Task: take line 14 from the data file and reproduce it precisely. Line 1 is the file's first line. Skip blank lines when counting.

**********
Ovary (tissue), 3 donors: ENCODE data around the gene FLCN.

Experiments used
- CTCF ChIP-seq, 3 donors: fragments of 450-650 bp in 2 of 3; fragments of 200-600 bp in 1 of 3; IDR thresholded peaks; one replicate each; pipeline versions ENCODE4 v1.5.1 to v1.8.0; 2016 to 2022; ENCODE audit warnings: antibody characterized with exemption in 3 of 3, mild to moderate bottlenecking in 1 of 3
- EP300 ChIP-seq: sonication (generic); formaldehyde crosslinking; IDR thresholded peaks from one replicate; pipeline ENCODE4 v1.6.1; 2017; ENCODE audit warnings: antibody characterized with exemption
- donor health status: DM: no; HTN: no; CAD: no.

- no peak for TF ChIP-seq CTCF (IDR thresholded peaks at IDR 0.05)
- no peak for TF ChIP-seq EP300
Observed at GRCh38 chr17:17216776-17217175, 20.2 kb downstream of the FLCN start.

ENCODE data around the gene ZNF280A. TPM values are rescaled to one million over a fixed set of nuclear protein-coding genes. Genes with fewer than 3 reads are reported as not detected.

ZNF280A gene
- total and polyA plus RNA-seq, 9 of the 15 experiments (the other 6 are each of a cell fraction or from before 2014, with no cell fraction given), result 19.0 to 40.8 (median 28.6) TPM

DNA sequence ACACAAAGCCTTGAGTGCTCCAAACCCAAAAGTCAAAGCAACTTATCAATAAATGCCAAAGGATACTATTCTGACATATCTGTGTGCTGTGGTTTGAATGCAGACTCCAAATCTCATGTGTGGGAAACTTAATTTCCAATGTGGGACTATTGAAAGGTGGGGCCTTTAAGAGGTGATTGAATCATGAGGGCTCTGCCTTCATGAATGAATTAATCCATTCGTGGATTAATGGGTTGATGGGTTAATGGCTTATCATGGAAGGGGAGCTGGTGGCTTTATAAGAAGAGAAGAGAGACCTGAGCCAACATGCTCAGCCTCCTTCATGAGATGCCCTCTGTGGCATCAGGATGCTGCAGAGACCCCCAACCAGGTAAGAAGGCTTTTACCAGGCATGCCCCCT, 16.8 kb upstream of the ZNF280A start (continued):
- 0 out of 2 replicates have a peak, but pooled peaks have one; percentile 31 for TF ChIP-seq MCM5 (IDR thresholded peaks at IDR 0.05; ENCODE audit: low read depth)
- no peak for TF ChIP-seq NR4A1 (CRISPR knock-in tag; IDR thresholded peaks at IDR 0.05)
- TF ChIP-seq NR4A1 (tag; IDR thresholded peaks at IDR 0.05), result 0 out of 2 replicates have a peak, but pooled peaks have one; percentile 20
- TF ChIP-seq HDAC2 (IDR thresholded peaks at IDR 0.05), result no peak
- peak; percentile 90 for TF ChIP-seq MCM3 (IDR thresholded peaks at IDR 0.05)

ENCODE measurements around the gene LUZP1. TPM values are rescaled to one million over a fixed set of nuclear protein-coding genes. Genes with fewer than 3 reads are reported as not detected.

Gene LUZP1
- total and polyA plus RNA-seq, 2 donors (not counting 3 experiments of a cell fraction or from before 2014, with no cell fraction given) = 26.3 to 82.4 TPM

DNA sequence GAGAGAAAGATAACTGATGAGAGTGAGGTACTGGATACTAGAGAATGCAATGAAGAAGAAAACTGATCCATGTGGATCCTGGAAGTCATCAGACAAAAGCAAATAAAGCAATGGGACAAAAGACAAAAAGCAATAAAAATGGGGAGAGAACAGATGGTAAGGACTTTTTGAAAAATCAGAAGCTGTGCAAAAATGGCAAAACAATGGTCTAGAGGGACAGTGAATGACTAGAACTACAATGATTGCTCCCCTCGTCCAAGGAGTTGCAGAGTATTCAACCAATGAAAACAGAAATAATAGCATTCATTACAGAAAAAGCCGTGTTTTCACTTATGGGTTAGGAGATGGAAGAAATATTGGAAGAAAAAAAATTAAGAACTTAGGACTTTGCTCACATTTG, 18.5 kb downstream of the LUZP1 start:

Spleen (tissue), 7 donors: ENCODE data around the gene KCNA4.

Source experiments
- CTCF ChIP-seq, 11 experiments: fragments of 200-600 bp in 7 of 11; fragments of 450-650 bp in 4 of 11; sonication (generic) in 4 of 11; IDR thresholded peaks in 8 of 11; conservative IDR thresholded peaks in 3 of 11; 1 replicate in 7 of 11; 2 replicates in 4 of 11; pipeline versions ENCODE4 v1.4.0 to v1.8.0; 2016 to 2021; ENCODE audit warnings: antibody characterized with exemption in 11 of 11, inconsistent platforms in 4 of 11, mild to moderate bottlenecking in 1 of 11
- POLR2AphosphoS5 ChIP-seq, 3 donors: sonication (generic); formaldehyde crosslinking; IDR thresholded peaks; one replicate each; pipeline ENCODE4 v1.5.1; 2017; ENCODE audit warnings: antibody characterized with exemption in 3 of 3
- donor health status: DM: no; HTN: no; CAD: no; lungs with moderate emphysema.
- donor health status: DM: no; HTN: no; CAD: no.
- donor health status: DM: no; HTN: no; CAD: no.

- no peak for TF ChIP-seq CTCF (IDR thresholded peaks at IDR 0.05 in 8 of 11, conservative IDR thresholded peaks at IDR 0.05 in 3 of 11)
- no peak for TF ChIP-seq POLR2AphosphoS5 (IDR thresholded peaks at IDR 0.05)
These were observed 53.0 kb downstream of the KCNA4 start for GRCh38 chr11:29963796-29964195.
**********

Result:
- no peak for TF ChIP-seq NR4A1 (CRISPR knock-in tag; IDR thresholded peaks at IDR 0.05)